Comparison of traditional histology and TSLIM optical sectioning of human temporal bones

Shane B. Johnson, Sebahattin Cureoglu, Jennifer T. O'Malley, Peter A Santi

Research output: Contribution to journalArticlepeer-review

3 Scopus citations

Abstract

Hypothesis: Thin-sheet laser imaging microscopy (TSLIM) optical sectioning can be used to assess temporal bone soft tissue morphology before celloidin sectioning. Background: Traditional human temporal bone (TB) celloidin embedding and sectioning is a lengthy and involved process. Although bone morphology can be assessed with microCT before traditional histology, soft tissue structures are difficult to resolve until after celloidin sectioning. A potential solution is TSLIM, a high-resolution, nondestructive optical sectioning technique first developed to image bone and soft tissue in animal cochleae. Methods: Two temporal bones from 1 individual were used to evaluate TSLIM's capacity to image human temporal bones (bone and soft tissue) before traditional histology. The right TB was trimmed to the cochlea, prepared for and imaged with TSLIM, then processed for celloidin sectioning. The left TB, serving as a control, was directly prepared for traditional celloidin sectioning. Results: TSLIM imaging of the right TB showed adequate resolution of all major tissue structures but barely resolved cells. Celloidin sections produced from the TSLIM-imaged right TB were equivalent in cytologic detail to those from the traditionally prepared left TB. TSLIM 3-dimensional (3D) reconstructions were superior to those obtained from celloidin sections because TSLIM produced many more sections that were without mechanical sectioning artifacts or alignment issues. Conclusion: TSLIM processing disturbs neither gross nor detailed morphology and integrates well with celloidin histology, making it an ideal method to image soft tissue before celloidin sectioning.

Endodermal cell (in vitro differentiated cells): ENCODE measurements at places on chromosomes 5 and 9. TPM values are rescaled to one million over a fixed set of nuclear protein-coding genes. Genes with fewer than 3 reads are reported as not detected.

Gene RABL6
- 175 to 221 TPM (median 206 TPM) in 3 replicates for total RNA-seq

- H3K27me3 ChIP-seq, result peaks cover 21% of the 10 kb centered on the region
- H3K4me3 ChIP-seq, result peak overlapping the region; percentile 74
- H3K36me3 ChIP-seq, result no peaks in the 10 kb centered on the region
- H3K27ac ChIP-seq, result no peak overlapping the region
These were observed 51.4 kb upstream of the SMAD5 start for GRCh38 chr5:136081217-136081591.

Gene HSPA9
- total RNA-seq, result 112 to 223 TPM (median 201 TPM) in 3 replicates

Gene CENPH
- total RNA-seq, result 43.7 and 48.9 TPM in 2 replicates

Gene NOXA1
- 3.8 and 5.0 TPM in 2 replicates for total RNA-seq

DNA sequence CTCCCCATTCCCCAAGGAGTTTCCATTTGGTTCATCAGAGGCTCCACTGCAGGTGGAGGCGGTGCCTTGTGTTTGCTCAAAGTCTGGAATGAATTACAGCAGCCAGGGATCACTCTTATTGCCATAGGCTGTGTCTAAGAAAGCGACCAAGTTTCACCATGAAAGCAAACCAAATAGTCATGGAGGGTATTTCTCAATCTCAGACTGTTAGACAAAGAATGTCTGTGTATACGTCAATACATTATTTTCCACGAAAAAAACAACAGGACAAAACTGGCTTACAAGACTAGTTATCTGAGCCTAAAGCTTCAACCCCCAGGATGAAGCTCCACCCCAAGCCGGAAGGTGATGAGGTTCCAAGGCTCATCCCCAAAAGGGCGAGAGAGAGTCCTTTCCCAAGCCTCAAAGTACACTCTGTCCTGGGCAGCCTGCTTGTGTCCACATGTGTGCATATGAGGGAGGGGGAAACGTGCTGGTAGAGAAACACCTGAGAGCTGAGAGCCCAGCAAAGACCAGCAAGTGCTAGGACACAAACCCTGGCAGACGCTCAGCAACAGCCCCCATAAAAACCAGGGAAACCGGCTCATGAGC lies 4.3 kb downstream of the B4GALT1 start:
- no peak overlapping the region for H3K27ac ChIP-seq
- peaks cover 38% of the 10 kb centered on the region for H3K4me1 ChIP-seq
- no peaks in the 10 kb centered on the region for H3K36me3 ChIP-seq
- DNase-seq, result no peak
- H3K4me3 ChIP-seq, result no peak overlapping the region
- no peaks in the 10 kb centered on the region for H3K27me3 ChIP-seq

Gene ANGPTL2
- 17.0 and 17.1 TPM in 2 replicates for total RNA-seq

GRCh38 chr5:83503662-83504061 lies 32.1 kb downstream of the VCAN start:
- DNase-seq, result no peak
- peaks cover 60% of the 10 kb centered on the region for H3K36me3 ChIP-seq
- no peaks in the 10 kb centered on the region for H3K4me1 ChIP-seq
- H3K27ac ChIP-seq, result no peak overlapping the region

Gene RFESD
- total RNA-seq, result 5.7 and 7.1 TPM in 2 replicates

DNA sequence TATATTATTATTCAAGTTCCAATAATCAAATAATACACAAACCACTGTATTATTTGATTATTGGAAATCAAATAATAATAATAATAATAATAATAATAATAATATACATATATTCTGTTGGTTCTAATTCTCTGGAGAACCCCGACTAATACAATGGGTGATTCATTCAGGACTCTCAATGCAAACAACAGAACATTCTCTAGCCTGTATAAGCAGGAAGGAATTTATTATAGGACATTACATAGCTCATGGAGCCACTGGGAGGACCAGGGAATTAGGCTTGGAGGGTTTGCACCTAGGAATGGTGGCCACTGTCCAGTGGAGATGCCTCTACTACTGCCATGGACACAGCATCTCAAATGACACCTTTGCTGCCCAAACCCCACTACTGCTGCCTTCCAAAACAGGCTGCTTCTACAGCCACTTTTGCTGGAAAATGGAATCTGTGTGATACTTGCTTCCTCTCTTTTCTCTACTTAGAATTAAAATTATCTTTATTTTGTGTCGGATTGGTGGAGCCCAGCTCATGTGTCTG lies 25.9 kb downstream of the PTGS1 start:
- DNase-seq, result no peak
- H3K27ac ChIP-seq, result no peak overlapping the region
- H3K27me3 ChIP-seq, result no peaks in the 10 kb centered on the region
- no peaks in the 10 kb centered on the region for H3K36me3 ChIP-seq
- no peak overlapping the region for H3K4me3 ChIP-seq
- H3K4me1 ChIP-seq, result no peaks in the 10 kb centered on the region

Original languageEnglish (US)
Pages (from-to)1145-1149
Number of pages5
JournalOtology and Neurotology
Volume35
Issue number7
DOIs
StatePublished - 2014

Keywords

  • Histology
  • Light-sheet fluorescence microscopy
  • Scanning thin-sheet laser imaging microscopy
  • Temporal bone
  • Thin-sheet laser imaging microscopy
  • Three-dimensional

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